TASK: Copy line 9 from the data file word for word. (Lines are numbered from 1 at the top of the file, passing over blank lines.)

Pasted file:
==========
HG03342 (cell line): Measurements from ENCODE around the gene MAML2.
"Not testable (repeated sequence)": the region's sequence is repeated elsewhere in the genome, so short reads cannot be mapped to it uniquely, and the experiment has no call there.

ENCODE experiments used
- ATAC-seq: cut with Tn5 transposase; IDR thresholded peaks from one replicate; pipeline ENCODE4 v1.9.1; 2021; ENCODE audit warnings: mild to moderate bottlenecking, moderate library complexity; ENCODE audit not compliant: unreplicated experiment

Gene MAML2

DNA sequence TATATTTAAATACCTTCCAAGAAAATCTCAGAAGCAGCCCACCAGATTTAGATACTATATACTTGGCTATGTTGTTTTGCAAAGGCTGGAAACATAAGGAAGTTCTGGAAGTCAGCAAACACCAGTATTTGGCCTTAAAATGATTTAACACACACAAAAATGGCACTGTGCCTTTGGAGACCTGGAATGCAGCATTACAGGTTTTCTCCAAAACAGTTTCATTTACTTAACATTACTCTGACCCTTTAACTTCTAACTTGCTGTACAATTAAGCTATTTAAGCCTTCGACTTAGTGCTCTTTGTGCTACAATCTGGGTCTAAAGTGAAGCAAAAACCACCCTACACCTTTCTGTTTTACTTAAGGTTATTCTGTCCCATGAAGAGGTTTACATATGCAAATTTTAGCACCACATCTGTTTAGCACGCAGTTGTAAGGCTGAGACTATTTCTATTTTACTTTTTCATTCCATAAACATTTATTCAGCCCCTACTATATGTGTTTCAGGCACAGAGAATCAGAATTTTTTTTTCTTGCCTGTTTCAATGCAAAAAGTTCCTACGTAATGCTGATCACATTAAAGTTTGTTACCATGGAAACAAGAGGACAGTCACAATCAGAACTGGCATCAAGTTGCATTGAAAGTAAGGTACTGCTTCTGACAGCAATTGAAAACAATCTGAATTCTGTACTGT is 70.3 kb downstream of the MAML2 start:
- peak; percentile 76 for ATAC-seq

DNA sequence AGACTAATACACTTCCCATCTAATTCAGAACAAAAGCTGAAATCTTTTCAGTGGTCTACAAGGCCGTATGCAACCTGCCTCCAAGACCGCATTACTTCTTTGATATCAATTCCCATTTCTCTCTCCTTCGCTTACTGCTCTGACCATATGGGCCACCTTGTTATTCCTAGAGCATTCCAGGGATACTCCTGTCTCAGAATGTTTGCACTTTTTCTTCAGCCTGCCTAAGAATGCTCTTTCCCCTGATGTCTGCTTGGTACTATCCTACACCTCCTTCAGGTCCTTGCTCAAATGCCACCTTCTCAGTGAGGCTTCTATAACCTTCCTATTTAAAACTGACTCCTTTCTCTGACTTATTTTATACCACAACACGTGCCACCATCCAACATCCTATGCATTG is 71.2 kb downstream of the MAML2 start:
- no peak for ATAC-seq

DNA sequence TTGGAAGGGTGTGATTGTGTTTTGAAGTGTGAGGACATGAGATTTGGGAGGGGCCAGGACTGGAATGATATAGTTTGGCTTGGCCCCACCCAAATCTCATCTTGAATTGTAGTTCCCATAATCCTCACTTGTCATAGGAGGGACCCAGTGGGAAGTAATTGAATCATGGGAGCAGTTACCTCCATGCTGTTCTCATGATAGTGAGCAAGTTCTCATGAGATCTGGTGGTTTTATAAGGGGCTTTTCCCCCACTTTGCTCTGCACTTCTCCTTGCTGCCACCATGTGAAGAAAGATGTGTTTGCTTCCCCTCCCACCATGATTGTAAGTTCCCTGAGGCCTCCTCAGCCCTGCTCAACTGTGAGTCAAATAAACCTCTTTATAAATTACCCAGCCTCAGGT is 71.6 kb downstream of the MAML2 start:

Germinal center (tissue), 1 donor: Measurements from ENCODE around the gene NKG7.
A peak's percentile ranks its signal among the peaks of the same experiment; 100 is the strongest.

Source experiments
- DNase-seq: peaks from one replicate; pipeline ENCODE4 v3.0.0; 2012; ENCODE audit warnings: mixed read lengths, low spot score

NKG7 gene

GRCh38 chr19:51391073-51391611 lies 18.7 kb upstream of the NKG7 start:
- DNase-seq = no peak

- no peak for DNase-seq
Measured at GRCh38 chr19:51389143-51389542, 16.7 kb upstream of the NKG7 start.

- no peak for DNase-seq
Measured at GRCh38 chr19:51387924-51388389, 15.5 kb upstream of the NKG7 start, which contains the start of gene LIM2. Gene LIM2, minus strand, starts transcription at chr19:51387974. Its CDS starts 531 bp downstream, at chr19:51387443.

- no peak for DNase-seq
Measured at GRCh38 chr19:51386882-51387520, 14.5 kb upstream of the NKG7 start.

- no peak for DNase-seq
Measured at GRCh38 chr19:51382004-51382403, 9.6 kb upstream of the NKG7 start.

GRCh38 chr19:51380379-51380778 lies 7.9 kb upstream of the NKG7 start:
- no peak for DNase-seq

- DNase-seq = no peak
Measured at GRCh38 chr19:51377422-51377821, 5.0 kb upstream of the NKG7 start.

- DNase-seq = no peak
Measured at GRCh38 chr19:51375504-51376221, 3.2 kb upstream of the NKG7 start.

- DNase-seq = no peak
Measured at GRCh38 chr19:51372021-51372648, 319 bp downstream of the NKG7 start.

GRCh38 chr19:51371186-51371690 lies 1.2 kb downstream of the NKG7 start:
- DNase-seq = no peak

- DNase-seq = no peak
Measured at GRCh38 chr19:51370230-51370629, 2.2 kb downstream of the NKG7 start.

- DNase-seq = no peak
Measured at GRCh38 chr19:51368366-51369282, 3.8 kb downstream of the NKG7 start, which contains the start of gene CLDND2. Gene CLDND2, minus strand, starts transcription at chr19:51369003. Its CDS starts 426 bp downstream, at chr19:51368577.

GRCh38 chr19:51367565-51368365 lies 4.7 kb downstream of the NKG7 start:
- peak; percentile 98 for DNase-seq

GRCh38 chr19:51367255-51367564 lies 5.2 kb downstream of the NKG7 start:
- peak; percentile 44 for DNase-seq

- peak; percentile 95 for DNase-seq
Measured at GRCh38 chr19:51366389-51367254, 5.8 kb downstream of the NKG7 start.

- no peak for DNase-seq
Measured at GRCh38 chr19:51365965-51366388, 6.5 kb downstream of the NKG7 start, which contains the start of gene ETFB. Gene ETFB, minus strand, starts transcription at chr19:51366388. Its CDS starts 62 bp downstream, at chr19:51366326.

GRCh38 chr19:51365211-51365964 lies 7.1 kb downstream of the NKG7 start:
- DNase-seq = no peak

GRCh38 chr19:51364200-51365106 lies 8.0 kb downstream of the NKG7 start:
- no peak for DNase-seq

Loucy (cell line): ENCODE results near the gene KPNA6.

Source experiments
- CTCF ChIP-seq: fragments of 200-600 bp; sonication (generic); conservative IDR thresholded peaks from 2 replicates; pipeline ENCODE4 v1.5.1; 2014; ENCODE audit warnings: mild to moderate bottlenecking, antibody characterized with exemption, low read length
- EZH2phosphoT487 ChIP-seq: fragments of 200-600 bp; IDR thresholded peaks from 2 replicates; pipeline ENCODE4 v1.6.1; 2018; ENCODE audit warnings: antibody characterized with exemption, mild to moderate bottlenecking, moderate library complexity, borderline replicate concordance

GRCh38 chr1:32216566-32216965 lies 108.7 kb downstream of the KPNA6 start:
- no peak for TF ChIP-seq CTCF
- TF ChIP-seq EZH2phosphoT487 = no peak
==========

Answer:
- no peak for ATAC-seq